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    Belgium in Brief: What Happens After 5 April?

    Credit: Jules Johnston/Pexels/Belga

    The weekend news has been punctuated by several reports saying that experts believe Belgium’s lockdown (light) could extend in some form beyond the current 5 April deadline. Kicking off the work-from-home week, we’re tackling some of the bigger myths surrounding the virus, the latest infection numbers and why your Facebook might be slower.

    With so much information, and so little time to catch up before it potentially changes again, here are some of the top stories from around the country to get you up to speed.

    Belgium in Brief is a free daily roundup of the top stories to get you through your lunch break conversations. To receive it straight to your inbox every day, sign up below:



    1. Coronavirus: Belgium reaches 3,743 confirmed cases

    342 new people have tested positive for the new coronavirus (Covid-19), confirmed the FPS Public Health during a press conference on Monday.

    173 of the newly-infected people live in Flanders, 118 live in Wallonia, and 45 live in Brussels. The FPS does not have further information on the place of residence of 6 other people. The total number of cases in Belgium, since the beginning of the pandemic, is 3,743. Read more.

    2. ‘Unlikely’ that Belgium will lift lockdown on 5 April

    It is unlikely that lockdown measures imposed in Belgium to fight the coronavirus pandemic will be lifted on the current deadline, government officials said.

    Upending daily life in Belgium and forcing schools and many businesses to temporarily close in efforts to slow down the spread of the virus, the measures are currently set to remain in place until Sunday 5 April. Experts, however, are not sure it will end there. Read more.

    3. Some persistent myths set straight

    Since the outbreak of the pandemic of coronavirus in China at the end of last year, a wide variety of claims have been made about the origins of the virus, its spread and how to combat it.

    As the saying goes, a lie is halfway around the world before the truth has got its boots on, and never has that been more true than in these days of social media, when even the word “viral” has been co-opted by the internet.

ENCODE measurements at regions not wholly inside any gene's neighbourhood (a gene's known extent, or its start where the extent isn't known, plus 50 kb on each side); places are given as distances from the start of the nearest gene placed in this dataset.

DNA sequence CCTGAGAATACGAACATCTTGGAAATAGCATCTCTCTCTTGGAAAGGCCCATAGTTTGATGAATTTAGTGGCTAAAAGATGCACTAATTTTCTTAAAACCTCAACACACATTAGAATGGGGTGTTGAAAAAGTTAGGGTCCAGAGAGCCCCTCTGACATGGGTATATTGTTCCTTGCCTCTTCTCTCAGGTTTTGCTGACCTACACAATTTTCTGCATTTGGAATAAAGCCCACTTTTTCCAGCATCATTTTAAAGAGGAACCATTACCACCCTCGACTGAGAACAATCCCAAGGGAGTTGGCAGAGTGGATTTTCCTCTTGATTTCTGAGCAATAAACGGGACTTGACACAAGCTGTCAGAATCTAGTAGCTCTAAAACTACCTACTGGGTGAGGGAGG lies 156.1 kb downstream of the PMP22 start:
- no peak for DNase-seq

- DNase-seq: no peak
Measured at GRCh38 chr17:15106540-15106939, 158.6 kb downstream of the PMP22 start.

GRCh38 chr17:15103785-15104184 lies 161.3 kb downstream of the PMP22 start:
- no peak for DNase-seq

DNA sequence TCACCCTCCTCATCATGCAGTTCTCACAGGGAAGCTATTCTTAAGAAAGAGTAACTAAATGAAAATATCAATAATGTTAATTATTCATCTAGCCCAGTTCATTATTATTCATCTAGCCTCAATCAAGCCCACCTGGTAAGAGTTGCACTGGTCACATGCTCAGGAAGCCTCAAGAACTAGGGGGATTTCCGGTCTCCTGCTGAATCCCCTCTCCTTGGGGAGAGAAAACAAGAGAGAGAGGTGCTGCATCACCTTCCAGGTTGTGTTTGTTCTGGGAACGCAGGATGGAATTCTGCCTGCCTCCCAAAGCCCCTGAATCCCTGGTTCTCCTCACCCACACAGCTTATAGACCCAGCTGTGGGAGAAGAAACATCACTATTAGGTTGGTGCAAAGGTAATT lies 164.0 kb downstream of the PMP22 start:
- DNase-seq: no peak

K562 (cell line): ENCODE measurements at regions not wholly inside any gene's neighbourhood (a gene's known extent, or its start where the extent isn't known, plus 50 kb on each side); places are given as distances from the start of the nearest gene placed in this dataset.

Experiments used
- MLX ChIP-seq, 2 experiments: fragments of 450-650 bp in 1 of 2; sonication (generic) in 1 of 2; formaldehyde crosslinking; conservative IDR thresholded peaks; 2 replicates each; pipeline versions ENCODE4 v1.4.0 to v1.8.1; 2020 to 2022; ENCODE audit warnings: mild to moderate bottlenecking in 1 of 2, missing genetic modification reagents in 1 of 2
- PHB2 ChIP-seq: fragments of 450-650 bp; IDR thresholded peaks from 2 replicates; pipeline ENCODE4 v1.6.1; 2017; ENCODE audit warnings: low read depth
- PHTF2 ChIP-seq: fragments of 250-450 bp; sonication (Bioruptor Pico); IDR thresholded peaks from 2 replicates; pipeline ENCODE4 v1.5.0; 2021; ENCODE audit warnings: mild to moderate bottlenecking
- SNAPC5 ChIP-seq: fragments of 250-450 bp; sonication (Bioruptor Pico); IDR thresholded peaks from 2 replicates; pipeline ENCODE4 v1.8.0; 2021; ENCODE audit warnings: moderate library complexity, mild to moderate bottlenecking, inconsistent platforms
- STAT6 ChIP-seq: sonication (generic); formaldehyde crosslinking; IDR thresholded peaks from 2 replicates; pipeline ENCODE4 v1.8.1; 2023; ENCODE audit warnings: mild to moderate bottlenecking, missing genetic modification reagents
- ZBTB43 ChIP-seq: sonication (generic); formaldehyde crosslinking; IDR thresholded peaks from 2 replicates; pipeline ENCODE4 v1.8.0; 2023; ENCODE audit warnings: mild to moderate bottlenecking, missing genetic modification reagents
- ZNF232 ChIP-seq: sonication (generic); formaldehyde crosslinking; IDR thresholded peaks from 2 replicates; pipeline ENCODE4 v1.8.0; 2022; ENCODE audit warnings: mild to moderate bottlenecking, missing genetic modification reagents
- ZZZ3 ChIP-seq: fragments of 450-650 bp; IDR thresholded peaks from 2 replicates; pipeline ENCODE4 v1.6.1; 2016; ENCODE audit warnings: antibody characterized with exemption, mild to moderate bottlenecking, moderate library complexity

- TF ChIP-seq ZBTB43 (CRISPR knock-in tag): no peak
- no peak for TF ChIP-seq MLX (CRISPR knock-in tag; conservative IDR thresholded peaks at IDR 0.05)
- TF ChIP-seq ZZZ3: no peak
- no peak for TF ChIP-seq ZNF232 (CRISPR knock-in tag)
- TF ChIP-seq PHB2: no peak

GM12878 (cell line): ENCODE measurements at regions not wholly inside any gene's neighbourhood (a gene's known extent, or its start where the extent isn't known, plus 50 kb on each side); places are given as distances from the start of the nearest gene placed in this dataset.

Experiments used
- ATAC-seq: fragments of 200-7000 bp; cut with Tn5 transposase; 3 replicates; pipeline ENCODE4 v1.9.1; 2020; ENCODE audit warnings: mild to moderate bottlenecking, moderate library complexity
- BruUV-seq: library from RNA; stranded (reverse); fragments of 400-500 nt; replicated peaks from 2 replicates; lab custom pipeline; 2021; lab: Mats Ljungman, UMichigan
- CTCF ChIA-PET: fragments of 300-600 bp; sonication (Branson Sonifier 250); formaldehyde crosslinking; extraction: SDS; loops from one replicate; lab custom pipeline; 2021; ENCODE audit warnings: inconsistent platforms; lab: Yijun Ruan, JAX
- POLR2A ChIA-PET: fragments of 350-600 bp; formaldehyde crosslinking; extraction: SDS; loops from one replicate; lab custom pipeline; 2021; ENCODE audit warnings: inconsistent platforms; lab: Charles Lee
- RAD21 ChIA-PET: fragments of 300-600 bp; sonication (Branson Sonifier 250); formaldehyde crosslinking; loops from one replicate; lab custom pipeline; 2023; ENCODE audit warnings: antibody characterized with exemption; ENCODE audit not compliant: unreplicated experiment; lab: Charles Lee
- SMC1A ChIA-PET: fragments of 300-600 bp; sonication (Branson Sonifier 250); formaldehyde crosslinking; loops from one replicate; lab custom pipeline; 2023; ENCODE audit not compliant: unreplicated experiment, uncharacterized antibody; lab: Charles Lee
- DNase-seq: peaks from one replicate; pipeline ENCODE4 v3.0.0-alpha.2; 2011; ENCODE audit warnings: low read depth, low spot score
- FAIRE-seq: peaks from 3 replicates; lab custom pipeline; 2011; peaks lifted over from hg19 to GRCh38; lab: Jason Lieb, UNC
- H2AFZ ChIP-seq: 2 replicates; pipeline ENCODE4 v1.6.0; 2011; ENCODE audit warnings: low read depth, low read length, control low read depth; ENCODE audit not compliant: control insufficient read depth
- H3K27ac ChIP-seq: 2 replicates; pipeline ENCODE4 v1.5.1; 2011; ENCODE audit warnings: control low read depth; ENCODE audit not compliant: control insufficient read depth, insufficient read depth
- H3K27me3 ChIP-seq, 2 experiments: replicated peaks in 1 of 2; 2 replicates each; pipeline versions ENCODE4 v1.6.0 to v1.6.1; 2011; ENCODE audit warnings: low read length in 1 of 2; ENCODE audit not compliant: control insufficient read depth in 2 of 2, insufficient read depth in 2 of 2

Here are some of the more intractable myths, proven false, of course. Read more.

    4. Antwerp hospitals launch online coronavirus symptoms survey

    A hospital network in Antwerp has launched an online questionnaire for people who think they may be infected with the coronavirus.

    Created by the Antwerp Hospital Network (ZNA), the questionnaire surveys respondents on their symptoms in order to give them an “estimate of the chance” they have of being infected with the coronavirus as well as information about next steps. Read more.

    5. Coronavirus: STIB increases frequency to hospitals

    The Brussels public transport company STIB has adjusted its services to increase the frequency of the metros, trams and buses that serve hospitals and care centres in light of coronavirus.

    After STIB’s decision to reduce its services last week, the company now announced that it would increase the frequency on several lines again, focussing on lines when the majority of people commute to and from work, and the lines serving hospitals and care centres. Read more.

    6. Hundreds of reports issued as police chase lockdown violators

    Over a hundred police reports and fines have already been issued against people and businesses who failed to comply with the lockdown measures since their introduction under a week ago.

    Last weekend, the Brussels North Police Zone drew up 120 reports concerning people who did not respect the ban on all gatherings, as well as five to businesses who violated opening restrictions. Read more.

    7. Facebook slows down in Europe to avoid congestion

    The flow of videos on Facebook and Instagram in Europe will be temporarily curbed to avoid network congestion in light of coronavirus epidemic, Facebook announced on Sunday. In doing so, Facebook takes similar measures to Netflix and Google.

    “To help limit any potential network congestion, we will temporarily reduce bit rates for videos on Facebook and Instagram in Europe,” said a Facebook spokesman in a statement. Read more.

    Jules Johnston
    The Brussels Times